In the post–Cold War era, political violence associated with wars of gain is key
to economic and political transformations across nation-states.1 Under the ‘Pax
Americana’ multinational corporations interacting in ‘old boy’ networks of the
global capitalist class control armaments, oil production, and cyberspace.
Industrial and military multinationals as well as global financial institutions,
are extending their decision-making structures while becoming more concentrated;
2 there is a “hyperconcentration of (unregulated) economic and military
power” predominantly Euro-American (Virilio 1997: 99). Global militarization
legitimized in discourses of ‘protecting freedom’ secures world oil and gas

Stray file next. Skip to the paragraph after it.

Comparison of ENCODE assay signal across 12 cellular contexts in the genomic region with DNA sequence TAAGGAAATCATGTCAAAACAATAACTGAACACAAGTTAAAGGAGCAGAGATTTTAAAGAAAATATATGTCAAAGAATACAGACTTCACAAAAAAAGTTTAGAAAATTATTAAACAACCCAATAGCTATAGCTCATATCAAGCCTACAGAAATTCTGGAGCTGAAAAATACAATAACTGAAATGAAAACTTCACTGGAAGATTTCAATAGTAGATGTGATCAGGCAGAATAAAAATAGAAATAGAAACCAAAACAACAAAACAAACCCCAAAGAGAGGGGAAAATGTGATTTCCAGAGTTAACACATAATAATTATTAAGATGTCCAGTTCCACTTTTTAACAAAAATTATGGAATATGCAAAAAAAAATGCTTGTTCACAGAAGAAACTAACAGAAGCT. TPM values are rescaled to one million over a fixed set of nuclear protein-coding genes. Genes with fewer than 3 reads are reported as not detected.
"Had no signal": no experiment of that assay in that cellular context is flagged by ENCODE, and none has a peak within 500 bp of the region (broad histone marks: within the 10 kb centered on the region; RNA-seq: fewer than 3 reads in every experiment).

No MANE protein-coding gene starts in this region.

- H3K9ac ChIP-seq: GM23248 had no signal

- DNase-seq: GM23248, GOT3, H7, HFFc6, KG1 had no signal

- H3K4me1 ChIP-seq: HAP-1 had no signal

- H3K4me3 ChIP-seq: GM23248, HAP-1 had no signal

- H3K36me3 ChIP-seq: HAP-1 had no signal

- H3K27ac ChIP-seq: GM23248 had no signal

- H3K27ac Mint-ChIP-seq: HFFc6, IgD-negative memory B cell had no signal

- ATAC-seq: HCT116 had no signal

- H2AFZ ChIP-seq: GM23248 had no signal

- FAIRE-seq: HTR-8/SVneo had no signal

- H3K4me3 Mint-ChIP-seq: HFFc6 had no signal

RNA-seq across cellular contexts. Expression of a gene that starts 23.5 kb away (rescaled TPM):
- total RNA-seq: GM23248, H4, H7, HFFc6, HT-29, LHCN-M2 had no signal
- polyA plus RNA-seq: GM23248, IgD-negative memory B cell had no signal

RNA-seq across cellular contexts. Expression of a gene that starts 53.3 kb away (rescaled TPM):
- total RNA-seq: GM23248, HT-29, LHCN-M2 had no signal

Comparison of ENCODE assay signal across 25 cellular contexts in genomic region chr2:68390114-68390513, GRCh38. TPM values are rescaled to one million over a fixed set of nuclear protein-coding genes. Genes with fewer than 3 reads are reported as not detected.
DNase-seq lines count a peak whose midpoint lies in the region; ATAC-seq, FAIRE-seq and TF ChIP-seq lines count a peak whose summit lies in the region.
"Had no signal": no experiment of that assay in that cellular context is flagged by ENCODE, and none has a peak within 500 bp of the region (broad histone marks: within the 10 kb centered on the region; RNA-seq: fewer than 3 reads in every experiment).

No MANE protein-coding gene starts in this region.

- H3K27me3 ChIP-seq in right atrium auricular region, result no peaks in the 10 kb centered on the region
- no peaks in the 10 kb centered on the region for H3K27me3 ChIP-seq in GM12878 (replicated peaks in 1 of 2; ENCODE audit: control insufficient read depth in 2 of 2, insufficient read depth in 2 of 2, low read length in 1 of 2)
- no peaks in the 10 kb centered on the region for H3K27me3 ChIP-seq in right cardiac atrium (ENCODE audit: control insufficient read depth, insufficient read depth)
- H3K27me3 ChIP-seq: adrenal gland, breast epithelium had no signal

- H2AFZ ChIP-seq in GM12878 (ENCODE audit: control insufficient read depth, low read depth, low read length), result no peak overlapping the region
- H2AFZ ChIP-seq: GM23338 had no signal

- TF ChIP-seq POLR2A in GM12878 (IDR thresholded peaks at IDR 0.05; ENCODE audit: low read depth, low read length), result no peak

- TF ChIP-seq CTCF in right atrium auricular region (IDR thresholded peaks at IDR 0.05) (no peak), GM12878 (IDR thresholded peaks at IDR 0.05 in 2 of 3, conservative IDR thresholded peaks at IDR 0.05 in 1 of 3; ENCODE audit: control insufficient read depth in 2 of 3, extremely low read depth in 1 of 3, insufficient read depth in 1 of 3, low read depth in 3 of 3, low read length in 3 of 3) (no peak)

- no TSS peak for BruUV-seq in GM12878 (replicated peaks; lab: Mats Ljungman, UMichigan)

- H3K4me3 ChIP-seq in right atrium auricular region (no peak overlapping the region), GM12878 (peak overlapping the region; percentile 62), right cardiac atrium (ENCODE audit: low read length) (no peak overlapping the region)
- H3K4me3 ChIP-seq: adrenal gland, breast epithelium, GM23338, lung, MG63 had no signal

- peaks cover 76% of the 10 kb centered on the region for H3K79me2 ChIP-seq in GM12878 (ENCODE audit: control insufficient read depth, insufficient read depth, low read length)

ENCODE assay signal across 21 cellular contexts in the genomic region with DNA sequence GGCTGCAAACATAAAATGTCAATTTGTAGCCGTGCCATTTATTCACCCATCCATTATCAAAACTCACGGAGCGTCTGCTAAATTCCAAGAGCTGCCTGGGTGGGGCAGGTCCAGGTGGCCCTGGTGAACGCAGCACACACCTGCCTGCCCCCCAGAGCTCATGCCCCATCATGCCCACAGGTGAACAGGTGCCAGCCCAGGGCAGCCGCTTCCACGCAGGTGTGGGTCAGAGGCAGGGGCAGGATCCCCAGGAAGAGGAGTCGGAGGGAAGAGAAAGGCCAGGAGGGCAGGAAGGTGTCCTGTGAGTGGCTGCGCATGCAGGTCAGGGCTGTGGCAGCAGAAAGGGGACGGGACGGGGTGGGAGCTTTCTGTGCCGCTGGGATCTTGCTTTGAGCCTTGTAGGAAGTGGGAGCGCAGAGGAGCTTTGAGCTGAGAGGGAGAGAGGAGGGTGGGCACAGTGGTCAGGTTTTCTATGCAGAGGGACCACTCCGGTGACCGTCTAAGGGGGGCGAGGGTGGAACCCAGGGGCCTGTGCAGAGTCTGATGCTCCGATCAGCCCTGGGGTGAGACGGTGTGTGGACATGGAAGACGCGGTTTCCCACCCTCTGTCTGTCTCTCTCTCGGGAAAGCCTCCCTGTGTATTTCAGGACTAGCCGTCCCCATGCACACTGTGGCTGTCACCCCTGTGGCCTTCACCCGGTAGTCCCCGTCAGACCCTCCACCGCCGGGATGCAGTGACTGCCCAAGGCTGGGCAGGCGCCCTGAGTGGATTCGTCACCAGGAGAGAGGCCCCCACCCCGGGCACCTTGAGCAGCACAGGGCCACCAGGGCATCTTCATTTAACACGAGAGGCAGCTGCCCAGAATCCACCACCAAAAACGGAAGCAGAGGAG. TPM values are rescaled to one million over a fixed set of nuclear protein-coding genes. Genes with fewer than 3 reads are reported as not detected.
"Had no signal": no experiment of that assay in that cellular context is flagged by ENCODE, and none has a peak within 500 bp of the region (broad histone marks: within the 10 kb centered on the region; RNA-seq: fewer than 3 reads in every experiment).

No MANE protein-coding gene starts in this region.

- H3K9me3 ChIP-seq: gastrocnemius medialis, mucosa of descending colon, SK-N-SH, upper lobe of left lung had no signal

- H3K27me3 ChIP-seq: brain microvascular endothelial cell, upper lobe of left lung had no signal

resources for Euro-American and Sinic industrial use, promotes corporate profits,
and supports the post-2000 Pax Americana. The Pax’s ‘command and control’
system seeks to checkmate Muslim control of 60 percent of world crude oil
supplies by destroying ‘rogue’ regimes and investing in multinational corporations
exploiting oil, diamonds, coltan, and other (finite) industrial resources in
non-Muslim controlled African states (Meacher 2003). Preparation for total war
is economic war.